The design and delivery model for the project was developed by the investigating team in collaboration with the workshop delivery lead and Arc Centre, Stockport. The workshop host venue was selected as a leading provider of community health care engagement in the Greater Manchester area, with workshop capacity and resources suitable for the aims of the project. The town centre location and close proximity of bus/rail/road transport networks were a consideration in ensuring ease of access to a wide range of potential participant groups.
A call out for participants was designed and distributed through both existing endometriosis networks in the region and local user groups connected to the Arc Centre with an interest in endometriosis. The reach was further extended using investigator LinkedIn groups and social media posts
The workshop model was devised with artist and experienced workshop facilitator, Helen Mather. Through research that informed postgraduate study in Design, Helen had previously explored materials to develop a language articulating pain and her lived experience of endometriosis, through tensions, forces, and materiality.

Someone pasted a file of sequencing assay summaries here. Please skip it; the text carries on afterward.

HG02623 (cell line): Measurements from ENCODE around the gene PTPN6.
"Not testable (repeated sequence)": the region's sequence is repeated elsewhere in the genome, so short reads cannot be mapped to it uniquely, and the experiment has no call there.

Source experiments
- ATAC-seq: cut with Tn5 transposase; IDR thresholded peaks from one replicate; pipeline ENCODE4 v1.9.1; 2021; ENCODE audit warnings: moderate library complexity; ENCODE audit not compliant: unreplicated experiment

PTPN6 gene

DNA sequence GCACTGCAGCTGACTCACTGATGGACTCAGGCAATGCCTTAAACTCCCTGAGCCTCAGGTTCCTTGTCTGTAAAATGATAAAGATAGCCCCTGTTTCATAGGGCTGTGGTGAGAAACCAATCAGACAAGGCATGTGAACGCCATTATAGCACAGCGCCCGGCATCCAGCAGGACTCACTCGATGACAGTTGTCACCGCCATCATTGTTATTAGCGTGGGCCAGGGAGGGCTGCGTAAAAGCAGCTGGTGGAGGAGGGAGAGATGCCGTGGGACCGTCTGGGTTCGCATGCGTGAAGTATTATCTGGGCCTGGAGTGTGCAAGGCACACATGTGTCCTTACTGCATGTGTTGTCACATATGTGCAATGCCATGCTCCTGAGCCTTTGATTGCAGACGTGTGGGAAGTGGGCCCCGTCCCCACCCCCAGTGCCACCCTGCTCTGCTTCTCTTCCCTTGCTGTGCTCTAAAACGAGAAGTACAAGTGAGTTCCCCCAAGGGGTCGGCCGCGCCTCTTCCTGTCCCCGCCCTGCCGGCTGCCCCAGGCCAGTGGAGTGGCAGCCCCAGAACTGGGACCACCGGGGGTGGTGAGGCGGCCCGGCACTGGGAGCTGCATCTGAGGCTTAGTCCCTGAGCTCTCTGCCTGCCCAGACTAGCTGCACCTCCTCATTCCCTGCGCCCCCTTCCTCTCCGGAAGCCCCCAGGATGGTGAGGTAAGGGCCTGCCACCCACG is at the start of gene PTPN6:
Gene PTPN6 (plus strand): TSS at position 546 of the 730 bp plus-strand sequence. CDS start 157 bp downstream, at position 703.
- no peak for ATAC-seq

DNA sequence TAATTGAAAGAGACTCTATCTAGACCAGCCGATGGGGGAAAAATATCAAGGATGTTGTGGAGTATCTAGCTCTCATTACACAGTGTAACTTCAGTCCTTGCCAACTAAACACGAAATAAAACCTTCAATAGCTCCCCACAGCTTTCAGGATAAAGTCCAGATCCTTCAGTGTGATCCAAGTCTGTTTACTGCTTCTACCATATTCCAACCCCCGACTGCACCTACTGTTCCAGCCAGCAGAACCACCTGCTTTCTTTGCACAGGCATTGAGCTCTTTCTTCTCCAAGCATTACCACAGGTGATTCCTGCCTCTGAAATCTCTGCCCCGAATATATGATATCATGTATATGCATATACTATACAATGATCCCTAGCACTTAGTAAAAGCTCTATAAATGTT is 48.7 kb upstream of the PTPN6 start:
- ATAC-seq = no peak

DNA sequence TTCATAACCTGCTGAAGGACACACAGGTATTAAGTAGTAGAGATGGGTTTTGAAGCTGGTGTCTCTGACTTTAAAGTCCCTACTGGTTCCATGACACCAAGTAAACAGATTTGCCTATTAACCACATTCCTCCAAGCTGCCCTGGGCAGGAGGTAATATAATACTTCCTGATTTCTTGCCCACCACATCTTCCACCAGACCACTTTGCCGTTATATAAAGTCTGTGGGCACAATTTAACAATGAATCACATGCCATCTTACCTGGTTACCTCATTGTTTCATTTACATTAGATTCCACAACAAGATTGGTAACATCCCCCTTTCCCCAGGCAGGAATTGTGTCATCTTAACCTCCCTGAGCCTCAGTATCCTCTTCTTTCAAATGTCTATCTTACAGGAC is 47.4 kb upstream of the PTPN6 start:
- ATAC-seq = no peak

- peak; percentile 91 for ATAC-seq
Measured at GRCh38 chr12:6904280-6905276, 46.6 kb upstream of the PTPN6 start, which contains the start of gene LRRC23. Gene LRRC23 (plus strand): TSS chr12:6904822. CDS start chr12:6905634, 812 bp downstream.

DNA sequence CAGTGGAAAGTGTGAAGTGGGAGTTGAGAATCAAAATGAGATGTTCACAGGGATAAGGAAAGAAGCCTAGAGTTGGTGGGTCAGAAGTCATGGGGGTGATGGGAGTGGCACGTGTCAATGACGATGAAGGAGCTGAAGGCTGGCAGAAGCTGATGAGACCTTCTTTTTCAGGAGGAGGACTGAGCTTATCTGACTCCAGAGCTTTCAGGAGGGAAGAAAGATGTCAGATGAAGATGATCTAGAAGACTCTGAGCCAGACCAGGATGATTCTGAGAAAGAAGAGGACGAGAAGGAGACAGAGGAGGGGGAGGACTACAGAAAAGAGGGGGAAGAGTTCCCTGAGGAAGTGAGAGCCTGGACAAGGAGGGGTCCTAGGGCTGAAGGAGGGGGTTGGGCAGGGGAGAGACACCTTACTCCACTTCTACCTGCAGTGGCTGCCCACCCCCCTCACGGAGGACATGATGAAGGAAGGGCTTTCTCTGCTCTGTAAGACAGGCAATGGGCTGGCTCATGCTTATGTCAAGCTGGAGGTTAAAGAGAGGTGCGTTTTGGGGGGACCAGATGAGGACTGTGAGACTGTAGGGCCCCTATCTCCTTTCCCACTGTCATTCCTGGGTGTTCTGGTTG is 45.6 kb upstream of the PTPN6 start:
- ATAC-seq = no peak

For this project we engaged Helen to build on this knowledge to devise a workshop based around the use of handling objects to act as tangible prompts to a discursive engagement and reflection on the lived experience of endometrial pain.
The workshop process was carefully designed to capture the dialogue and speculative thought's of participants and facilitators through audio, video and photographic recording equipment and importantly through the scribing activities of workshop assistants using Post-It notes during the delivery period. 
The workshop was designed to create a safe and inclusive space for the sharing of health care personal experience. The use of recording equipment was discreet, none intrusive and introduced at the start of each session by the filmmaker Victoria Dahl, who shared her own experience of endometriosis and also being 6 months pregnant, at the time of recording. 
The project did not set out to work with a team with direct experience of endometriosis, however, where this has been the case it has greatly informed the building of trust and confidence in the intimate sharing of personal insight in the workshop environment with participant groups.
A schedule for delivery of the workshop allowed for a sequence of choreographed activities across the 3 hour period - from project team introductions to the handling of objects, the sharing of experience, the selection of materials and reflecting on the process to translate the experience of pain into tangible forms.  

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